General binding rules for small domestic sewage discharges
Making a discharge to groundwater or surface waters usually requires an environmental permit. However, there is an exemption for small sewage discharges from domestic septic tanks and small domestic package sewage treatment plants under the Environmental Permitting regime.
Exempt small sewage discharges previously had to be registered however, the registration scheme has been replaced by the general binding rules. This article covers the rules in England, but not Wales where the rules differ slightly.
The rules governing small domestic sewage discharges
In England, the requirements to qualify for an exemption were simplified on 1 January 2015 when the requirement to register an exempt discharge was dispensed with. The general binding rules now set out the conditions that must be met in order for a discharge to qualify for the exemption from the requirement to have an environmental permit. The general binding rules repeat and expand on the Environmental Permitting Regulations 2016 (the “EP Regulations 2016”), which came into force on 1 January 2017, which regulate discharges to groundwater and surface waters.
- The discharge must not cause pollution of groundwater or surface water.
- For surface water, the discharge must not exceed five cubic metres per day. For groundwater, the discharge must not exceed two cubic metres per day.
- The discharge could not reasonably be made to the public sewer.
- The rules must be met in respect of source protection zones and sensitive areas, the details of which are set out in the EP Regulations 2016.
- The discharge must not be from a septic tank into surface waters. The exemption only applies to discharges from septic tanks into groundwater or from sewage treatment plants into surface waters or groundwater.
- The equipment from which the small domestic sewage discharge is made must comply with the relevant requirements and standards on design, construction, siting, installation and capacity, must be maintained in accordance with the manufacturer’s specification and by a competent person, and must be decommissioned when the facility stops operating. The waste sludge must be safely disposed of by a registered waste carrier and properly managed at a permitted waste facility.
- For new discharges (those that started on or after 1 January 2015), all necessary planning and building control approvals must be in place: there are ‘minimum distance from sensitive area’ requirements that must be met; there are limitations on the type of surface water that can be discharged into; and they must not be within 30 metres of a public sewer.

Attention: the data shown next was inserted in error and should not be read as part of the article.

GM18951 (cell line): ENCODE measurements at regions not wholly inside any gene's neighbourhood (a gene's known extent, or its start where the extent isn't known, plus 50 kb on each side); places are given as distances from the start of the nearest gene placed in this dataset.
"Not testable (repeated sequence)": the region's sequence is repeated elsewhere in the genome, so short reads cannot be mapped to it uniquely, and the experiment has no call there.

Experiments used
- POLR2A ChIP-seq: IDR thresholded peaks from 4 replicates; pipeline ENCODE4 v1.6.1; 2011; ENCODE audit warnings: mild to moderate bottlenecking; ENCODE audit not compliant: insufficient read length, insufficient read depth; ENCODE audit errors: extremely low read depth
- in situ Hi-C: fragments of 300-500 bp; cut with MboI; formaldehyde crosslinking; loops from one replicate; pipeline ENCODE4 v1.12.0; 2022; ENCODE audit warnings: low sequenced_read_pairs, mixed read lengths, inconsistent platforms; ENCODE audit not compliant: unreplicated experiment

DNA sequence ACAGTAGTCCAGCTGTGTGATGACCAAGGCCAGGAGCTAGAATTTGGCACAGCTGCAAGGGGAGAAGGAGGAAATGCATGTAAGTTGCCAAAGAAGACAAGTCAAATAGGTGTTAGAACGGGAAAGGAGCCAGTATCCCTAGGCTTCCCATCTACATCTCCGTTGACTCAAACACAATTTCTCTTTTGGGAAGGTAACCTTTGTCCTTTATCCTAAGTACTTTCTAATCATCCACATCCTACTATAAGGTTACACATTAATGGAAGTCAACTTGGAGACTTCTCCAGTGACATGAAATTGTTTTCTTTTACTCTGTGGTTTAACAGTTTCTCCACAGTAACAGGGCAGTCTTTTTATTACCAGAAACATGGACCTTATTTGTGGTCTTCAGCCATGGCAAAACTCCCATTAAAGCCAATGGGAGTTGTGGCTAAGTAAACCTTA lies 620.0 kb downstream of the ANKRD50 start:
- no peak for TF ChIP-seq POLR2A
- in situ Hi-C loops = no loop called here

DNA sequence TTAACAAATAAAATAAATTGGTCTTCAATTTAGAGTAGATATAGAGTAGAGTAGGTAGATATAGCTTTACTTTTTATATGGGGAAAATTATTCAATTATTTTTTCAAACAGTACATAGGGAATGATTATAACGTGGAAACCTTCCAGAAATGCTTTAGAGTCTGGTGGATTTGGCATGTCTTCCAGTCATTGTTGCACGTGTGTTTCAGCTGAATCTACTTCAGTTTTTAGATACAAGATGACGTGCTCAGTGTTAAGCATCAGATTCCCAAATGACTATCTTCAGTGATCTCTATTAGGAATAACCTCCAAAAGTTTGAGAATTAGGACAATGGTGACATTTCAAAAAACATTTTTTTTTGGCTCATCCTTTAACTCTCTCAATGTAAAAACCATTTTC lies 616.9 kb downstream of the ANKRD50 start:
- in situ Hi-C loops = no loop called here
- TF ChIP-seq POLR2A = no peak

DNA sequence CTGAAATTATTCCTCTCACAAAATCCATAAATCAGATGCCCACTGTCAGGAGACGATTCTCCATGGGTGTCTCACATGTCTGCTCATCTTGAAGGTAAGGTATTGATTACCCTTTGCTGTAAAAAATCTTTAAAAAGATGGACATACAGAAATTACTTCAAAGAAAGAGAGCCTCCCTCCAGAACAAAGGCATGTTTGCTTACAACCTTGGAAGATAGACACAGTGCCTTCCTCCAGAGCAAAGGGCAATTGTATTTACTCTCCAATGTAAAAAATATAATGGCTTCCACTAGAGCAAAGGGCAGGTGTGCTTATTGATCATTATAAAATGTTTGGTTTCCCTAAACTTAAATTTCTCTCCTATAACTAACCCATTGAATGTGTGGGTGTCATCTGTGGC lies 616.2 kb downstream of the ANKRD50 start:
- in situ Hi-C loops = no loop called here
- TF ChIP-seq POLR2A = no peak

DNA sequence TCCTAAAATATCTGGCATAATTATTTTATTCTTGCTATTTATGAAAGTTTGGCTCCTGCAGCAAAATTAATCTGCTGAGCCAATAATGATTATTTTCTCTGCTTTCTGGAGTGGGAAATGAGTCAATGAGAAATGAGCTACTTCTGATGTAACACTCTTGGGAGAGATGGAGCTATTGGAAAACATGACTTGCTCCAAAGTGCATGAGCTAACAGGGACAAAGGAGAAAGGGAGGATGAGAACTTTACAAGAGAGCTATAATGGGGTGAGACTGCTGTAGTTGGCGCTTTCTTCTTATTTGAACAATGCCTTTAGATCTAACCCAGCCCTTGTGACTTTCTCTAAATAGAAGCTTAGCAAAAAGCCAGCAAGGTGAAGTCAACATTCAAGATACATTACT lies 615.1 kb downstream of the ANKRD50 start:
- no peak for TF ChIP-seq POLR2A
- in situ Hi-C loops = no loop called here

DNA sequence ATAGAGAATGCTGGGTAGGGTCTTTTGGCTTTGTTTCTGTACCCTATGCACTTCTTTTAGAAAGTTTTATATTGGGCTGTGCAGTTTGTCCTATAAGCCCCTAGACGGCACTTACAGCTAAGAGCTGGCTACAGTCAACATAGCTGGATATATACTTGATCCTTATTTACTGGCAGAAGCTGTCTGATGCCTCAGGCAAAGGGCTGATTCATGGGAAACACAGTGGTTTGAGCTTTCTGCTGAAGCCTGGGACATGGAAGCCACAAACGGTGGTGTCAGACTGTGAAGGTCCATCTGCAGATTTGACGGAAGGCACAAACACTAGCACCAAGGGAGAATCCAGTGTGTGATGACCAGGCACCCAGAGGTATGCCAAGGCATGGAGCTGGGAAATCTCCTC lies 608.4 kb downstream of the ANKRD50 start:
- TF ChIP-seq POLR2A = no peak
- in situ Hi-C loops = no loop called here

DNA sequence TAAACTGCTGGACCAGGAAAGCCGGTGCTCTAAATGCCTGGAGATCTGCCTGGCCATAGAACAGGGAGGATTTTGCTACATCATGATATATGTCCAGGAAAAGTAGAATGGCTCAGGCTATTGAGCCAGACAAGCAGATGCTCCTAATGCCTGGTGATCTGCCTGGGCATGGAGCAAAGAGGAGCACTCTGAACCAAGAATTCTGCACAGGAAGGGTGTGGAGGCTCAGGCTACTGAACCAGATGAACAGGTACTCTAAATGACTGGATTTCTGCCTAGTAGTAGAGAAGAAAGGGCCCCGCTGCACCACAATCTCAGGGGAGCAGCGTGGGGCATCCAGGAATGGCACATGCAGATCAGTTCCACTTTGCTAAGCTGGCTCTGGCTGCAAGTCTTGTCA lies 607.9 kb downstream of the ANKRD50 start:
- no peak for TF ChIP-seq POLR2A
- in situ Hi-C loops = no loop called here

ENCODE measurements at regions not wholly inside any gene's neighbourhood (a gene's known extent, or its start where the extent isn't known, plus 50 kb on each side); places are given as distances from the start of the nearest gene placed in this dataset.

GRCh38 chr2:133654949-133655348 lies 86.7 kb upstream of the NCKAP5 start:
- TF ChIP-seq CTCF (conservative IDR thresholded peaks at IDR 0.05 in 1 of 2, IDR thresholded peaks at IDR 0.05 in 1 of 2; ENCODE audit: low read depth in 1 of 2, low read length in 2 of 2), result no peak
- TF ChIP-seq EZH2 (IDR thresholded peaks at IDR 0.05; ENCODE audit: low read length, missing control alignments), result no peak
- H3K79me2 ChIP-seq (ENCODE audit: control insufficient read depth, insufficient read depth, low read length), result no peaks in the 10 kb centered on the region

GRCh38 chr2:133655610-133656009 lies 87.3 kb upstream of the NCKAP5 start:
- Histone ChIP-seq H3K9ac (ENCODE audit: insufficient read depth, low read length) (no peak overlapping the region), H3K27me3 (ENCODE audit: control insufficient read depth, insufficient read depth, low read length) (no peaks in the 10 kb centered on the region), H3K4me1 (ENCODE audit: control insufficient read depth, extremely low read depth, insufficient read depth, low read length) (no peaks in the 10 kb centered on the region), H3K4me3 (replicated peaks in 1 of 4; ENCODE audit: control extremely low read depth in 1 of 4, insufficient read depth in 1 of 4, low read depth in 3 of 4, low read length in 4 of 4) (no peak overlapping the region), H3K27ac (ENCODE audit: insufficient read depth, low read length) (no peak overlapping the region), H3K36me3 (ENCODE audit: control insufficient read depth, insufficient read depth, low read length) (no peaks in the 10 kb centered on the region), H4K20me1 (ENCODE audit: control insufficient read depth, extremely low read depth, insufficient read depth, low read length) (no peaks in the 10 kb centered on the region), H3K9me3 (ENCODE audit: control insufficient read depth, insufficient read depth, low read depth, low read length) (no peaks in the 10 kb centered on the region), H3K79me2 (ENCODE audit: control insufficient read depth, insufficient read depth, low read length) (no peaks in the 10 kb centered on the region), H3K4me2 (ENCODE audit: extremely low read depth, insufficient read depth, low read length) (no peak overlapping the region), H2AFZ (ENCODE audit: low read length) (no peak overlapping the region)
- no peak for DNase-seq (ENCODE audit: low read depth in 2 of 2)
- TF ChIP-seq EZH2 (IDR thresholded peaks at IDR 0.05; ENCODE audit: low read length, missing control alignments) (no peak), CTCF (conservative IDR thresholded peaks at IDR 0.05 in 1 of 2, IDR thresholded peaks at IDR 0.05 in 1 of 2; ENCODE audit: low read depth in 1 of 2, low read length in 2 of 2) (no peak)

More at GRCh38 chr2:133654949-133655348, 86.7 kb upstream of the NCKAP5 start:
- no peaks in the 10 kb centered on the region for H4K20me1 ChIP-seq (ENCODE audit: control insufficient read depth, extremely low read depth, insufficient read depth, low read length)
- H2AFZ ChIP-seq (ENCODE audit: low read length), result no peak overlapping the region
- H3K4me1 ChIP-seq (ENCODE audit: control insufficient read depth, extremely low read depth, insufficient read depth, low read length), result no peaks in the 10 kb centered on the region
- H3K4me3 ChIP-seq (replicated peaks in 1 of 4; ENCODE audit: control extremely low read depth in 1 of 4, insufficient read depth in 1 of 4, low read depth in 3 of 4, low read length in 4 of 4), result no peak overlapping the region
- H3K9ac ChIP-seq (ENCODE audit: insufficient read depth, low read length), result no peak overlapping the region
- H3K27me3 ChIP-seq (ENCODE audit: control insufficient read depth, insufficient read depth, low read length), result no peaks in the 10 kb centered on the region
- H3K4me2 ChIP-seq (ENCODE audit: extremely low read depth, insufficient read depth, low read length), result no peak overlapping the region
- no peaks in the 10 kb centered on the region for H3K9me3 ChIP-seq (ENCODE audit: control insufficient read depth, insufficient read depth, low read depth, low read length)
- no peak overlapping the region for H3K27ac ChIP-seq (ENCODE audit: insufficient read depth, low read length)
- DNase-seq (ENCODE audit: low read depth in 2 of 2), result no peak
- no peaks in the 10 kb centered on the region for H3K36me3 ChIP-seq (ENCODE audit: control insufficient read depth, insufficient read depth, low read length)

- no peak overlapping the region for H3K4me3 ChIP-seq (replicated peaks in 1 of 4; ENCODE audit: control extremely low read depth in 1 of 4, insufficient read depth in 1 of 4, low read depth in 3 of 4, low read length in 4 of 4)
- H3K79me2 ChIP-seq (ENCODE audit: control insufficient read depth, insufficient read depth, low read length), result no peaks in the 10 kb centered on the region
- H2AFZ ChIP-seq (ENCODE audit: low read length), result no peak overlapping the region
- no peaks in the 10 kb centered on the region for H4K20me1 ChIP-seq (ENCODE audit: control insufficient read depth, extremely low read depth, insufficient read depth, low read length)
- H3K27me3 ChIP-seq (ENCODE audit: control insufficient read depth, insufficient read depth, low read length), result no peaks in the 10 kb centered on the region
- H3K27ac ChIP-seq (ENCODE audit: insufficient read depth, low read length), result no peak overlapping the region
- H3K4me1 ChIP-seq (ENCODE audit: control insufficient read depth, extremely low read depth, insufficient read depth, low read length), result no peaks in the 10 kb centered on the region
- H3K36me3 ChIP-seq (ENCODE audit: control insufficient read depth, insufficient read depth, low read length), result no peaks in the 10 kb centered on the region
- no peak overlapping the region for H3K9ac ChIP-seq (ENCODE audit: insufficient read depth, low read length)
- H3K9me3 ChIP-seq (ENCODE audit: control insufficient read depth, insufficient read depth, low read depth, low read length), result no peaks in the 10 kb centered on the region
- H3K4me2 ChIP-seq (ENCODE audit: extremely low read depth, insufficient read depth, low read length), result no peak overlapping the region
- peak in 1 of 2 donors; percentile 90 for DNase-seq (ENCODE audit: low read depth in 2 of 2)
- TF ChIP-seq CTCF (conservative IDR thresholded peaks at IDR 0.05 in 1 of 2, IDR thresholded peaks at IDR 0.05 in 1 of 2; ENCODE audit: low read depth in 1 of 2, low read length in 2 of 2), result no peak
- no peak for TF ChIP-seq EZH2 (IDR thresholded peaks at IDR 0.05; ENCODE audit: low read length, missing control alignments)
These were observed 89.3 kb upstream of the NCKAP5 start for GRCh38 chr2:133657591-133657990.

- The discharge must not contain any trade effluent.
Septic tanks outside of the exemption
As mentioned above, septic tanks that discharge to surface waters are not exempt. The Environment Agency guidance indicates that these must be replaced or upgraded as soon as possible, meaning plans to carry out the replacement or upgrade must be in place within a reasonable timescale (typically 12 months).
Although such discharges are no longer exempt, a discharge from a septic tank to surface waters may already hold an existing valid environmental permit from before the change in regulation. Where this is the case, the discharge can continue within the conditions of that permit unless and until the permit is reviewed and then either revoked or varied.
Things to consider with residential property
If you are selling a property that has a small domestic sewage discharge on the land, you must provide written information to the buyer stating this, describing the sewage treatment plant or septic tank and setting out maintenance requirements. If you are buying such a property, you should be aware that you should expect such information to be provided.
If a property has a septic tank that discharges directly to surface water, as mentioned above, replacement or upgrade will be required within a reasonable timescale. Responsibility for this should be discussed between the buyer and seller as a condition of sale.
Other things that should be considered if you are thinking about buying a property with a small domestic sewage discharge on the land include:
- Whether it qualifies for the exemption;
- Whether it complies with planning legislation or building regulations;
- Where the drainage field for it is on adjoining land, whether there is an easement;
- Where it is on adjoining land and managed jointly with another landowner or by a third party, whether there is a written maintenance agreement;
- Where it is located on someone else’s property, whether there are appropriate rights to access it and obligations in respect of repair and maintenance; and
- Whether it is defective (a defective small domestic sewage discharge could cause contamination problems that require remediation).
Do you own a property that has a small domestic sewage discharge?
If you own a property that has a small domestic sewage discharge on the land or are considering buying such a property, please contact an expert listed below or find out more about our residential property & conveyancing services here.
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